None in 10% of cases. Frequency for the remaining population is from once a month to once every few years. The majority of sufferers do not have repeat attacks after a few years. Most repeat attacks are less severe than the initial attack.

Generally by sexual contact. Direct contact with infected genitals can cause transmission via intercourse, rubbing genitals together, oral genital contact, anal sex, or oral/anal contact. In addition, normally protected areas of skin can become infected if there is a cut, rash, sore. Herpes viruses can be spread in some instances by kissing, if one participant has the infection sited in or near the mouth.

There is no medical cure for herpes. Treatment with acyclovir reduces pain and viral reproduction during outbreaks of sores, although it will not delay or prevent recurrences.


Full name:
Phthirus pubis, the pubic louse or crab louse.

Pubic lice are tiny insects that infest pubic hair. They somewhat resemble tiny crabs, hence their common name. The most common symptom is intense itching, usually felt mostly at night. Some victims have no symptoms, others may develop an allergic rash.

Nominally through sexual contact, however they may be picked up through use of sheets, towels or clothing used by an infected person.

Various shampoos and lotions exist to kill lice; another solution is simply to shave off the pubic hair and shower vigorously afterwards. All bedding should also be disinfected.


Caused by:
Chlamydia trachomatous, T. mycoplasma, Ureaplasma urealyticum, Mycolasma hominis. An estimated one-quarter of cases are not caused by infectious agents, but are allergic reactions to latex or spermicide.

Similar to gonorrhea but usually milder. Urethral discharge is generally thin and clear. Planned Parenthood estimates that half of the women with one of these diseases doesn't know it. NSU/NGU in women can lead to pelvic inflammatory disease (PID) and sterility.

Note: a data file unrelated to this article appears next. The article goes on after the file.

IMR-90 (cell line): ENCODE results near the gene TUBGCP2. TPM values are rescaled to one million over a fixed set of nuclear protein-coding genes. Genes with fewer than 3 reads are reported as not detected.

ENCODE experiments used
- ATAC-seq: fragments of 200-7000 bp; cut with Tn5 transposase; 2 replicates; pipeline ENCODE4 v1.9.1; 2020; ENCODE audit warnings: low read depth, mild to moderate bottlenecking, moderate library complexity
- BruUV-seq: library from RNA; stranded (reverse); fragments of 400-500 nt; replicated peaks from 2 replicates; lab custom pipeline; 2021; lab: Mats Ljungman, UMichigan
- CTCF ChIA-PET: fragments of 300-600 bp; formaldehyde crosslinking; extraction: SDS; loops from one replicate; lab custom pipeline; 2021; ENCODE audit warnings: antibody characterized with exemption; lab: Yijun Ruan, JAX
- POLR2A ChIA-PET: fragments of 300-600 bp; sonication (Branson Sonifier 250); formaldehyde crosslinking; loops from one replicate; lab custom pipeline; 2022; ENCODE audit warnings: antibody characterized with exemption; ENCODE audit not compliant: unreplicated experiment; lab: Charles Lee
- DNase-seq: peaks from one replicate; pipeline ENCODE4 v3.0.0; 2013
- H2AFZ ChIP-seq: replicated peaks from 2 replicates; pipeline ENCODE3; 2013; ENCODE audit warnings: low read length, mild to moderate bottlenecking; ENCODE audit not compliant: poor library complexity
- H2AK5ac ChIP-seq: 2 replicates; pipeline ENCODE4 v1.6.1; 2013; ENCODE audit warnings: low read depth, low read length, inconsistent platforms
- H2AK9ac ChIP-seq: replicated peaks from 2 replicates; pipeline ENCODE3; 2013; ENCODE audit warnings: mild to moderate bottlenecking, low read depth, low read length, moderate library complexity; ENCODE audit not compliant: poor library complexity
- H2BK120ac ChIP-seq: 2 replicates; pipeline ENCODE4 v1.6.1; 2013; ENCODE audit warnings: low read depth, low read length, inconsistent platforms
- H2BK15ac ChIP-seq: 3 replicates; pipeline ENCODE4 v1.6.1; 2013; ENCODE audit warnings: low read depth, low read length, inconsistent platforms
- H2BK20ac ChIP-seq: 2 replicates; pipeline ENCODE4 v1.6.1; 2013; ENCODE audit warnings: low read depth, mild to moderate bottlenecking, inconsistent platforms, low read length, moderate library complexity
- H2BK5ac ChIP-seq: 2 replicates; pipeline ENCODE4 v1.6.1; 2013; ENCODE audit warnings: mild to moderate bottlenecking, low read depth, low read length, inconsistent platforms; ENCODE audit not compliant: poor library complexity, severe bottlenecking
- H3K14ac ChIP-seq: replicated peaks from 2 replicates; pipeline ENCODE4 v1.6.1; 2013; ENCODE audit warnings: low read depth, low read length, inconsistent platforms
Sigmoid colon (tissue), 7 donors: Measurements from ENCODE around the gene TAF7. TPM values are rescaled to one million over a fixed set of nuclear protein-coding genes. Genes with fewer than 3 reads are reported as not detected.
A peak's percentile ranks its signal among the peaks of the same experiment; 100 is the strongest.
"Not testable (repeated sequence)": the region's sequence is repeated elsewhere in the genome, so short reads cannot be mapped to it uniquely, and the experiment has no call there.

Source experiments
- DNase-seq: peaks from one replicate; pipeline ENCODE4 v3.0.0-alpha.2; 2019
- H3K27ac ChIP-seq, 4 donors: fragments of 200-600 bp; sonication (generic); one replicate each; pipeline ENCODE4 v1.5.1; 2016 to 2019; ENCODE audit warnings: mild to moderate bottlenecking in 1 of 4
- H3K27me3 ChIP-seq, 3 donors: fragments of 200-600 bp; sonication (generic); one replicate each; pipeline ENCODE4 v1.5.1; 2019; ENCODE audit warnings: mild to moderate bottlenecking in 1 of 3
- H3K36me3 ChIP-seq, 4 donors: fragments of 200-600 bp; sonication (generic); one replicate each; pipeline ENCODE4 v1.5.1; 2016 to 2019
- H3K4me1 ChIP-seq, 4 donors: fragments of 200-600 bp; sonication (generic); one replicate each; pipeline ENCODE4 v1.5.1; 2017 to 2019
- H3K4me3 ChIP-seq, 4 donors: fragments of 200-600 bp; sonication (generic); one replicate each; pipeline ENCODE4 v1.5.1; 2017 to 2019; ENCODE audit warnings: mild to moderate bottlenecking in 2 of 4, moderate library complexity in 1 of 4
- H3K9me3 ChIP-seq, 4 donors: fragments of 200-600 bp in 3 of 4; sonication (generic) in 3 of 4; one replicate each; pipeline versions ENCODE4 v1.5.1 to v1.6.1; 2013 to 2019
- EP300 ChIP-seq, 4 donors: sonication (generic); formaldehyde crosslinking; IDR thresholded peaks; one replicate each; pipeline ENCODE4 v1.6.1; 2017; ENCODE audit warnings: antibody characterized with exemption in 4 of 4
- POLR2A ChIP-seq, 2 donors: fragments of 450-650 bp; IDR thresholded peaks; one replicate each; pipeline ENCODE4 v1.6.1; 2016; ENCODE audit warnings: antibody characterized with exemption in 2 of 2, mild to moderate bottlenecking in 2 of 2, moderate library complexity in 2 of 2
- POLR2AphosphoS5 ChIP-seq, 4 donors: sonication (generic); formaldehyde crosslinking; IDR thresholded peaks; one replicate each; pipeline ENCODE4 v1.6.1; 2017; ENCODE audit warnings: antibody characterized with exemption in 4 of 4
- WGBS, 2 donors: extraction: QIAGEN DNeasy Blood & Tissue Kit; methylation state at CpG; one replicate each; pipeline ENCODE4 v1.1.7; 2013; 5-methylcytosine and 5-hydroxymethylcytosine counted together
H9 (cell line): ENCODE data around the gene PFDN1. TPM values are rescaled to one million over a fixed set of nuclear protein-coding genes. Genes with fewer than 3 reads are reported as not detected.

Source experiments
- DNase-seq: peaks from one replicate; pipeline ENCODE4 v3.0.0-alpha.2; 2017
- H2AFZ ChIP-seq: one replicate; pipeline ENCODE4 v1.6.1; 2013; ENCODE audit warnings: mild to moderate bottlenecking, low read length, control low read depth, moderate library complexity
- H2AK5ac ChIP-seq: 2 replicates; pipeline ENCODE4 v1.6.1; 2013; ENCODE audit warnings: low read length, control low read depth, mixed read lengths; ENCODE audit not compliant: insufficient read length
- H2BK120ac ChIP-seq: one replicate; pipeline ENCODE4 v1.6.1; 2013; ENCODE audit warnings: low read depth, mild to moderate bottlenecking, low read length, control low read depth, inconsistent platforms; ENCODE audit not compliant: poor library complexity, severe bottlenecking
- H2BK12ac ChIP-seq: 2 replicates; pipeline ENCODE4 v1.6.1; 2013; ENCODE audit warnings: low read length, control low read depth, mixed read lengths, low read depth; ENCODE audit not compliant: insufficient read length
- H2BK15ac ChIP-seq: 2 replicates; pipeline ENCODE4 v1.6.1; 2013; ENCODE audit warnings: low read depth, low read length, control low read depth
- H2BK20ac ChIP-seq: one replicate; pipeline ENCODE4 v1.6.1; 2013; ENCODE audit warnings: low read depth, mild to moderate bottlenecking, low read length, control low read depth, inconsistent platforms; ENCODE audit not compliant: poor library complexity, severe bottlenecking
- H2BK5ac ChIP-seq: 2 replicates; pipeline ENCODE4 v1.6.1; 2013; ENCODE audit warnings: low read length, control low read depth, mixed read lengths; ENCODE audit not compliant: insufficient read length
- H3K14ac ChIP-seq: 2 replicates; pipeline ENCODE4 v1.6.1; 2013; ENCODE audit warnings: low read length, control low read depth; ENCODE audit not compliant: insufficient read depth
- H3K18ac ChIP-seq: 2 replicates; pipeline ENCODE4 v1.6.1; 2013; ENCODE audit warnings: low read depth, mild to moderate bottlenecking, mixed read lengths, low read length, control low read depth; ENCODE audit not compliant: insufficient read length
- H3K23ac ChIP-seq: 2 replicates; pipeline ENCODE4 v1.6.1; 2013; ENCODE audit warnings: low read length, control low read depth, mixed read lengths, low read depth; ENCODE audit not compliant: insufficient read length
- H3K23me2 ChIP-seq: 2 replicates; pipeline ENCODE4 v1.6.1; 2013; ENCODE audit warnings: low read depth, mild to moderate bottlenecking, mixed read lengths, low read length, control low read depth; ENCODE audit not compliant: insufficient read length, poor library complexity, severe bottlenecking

In cases involving a pathogen, sexual intercourse, as well as hands with semen or vaginal secretions on them infecting the eye.

Penicillin is generally not effective against NGU/NSU- causing organisms. Tetracycilne is generally prescribed; sulfa drugs are effective against chlamydia but not the others.


Caused by:
Hepatitis B Virus (HBV)
About half of those who get hepatitis B will suffer from an inflammation of the liver, called acute hepatitis. Many people with hepatitis B mistake the symptoms for other illnesses, such as the flu, while others are more seriously affected and may miss school or work for months. Other common symptoms include skin rashes and arthritis, nausea, vomiting, loss of appetite, malaise, abdominal pain, and jaundice (yellowing of the eyes and skin).

Hepatitis B is transmitted through contact with the bodily fluids of an infected person, and that includes sexual contact. It is a considered a highly infectious disease and should be taken seriously.

There is no cure for hepatitis B. There is a vaccine, however, that is very effective. It is also expensive. Consult your physician. A small percentage of people who acquire hepatitis B will carry the virus in their bloodstreams for the rest of their lives as carriers.


Caused by:
Trichomonas vaginalis, a flagellated protozoan.
Similar to gonorrhea but usually milder. Symptoms in women include itching, burning, vaginal or vulval redness, unusual vaginal discharge, frequent and/or painful urination, discomfort during intercourse, and, in severe cases, abdominal pain. Symptoms in men include unusual penile discharge, painful urination, and uncanny tingling sensation inside the penis.
Trichomoniasis is transmitted by penis-in-vagina intercourse or vulva-to-vulva contact with an infected partner. Women can contract the disease from infected men or women, but men usually get it only from infected women. The protozoan can survive for a time on sheets and towels, and an infection can possibly be transmitted by sharing those objects.

The antibiotic metronidazole is generally used to treat trichomonas infection.

Elf Sternberg <>